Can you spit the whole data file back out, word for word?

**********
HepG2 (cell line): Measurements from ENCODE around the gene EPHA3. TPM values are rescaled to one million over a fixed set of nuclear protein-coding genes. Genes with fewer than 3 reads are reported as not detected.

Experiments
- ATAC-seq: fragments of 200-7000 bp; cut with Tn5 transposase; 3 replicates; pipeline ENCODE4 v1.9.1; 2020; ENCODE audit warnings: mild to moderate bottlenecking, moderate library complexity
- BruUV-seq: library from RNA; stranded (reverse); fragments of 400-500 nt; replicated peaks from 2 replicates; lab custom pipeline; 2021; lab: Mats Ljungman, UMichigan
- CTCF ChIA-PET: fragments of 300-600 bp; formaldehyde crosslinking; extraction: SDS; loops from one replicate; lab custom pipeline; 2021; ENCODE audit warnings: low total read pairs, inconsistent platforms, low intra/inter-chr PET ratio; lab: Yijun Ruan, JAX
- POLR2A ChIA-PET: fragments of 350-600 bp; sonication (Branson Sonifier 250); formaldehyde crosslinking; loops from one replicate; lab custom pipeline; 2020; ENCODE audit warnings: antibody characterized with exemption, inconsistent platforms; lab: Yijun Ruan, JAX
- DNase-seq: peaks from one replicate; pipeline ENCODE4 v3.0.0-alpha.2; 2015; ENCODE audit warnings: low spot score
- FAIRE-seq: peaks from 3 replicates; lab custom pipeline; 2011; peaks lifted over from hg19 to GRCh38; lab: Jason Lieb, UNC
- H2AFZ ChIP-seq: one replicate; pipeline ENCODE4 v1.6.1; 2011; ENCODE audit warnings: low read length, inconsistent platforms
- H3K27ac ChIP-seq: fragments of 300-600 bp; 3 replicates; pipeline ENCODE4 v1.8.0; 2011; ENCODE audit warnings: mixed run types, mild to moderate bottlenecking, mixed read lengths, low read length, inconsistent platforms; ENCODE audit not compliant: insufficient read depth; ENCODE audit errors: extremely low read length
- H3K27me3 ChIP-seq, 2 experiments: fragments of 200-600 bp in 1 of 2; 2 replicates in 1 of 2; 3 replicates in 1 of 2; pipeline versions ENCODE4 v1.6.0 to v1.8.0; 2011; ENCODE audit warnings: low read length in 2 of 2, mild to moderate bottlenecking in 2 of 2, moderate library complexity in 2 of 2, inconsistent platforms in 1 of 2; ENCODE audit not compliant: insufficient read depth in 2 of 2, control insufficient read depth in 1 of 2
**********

HepG2 (cell line): Measurements from ENCODE around the gene EPHA3. TPM values are rescaled to one million over a fixed set of nuclear protein-coding genes. Genes with fewer than 3 reads are reported as not detected.

Experiments
- ATAC-seq: fragments of 200-7000 bp; cut with Tn5 transposase; 3 replicates; pipeline ENCODE4 v1.9.1; 2020; ENCODE audit warnings: mild to moderate bottlenecking, moderate library complexity
- BruUV-seq: library from RNA; stranded (reverse); fragments of 400-500 nt; replicated peaks from 2 replicates; lab custom pipeline; 2021; lab: Mats Ljungman, UMichigan
- CTCF ChIA-PET: fragments of 300-600 bp; formaldehyde crosslinking; extraction: SDS; loops from one replicate; lab custom pipeline; 2021; ENCODE audit warnings: low total read pairs, inconsistent platforms, low intra/inter-chr PET ratio; lab: Yijun Ruan, JAX
- POLR2A ChIA-PET: fragments of 350-600 bp; sonication (Branson Sonifier 250); formaldehyde crosslinking; loops from one replicate; lab custom pipeline; 2020; ENCODE audit warnings: antibody characterized with exemption, inconsistent platforms; lab: Yijun Ruan, JAX
- DNase-seq: peaks from one replicate; pipeline ENCODE4 v3.0.0-alpha.2; 2015; ENCODE audit warnings: low spot score
- FAIRE-seq: peaks from 3 replicates; lab custom pipeline; 2011; peaks lifted over from hg19 to GRCh38; lab: Jason Lieb, UNC
- H2AFZ ChIP-seq: one replicate; pipeline ENCODE4 v1.6.1; 2011; ENCODE audit warnings: low read length, inconsistent platforms
- H3K27ac ChIP-seq: fragments of 300-600 bp; 3 replicates; pipeline ENCODE4 v1.8.0; 2011; ENCODE audit warnings: mixed run types, mild to moderate bottlenecking, mixed read lengths, low read length, inconsistent platforms; ENCODE audit not compliant: insufficient read depth; ENCODE audit errors: extremely low read length
- H3K27me3 ChIP-seq, 2 experiments: fragments of 200-600 bp in 1 of 2; 2 replicates in 1 of 2; 3 replicates in 1 of 2; pipeline versions ENCODE4 v1.6.0 to v1.8.0; 2011; ENCODE audit warnings: low read length in 2 of 2, mild to moderate bottlenecking in 2 of 2, moderate library complexity in 2 of 2, inconsistent platforms in 1 of 2; ENCODE audit not compliant: insufficient read depth in 2 of 2, control insufficient read depth in 1 of 2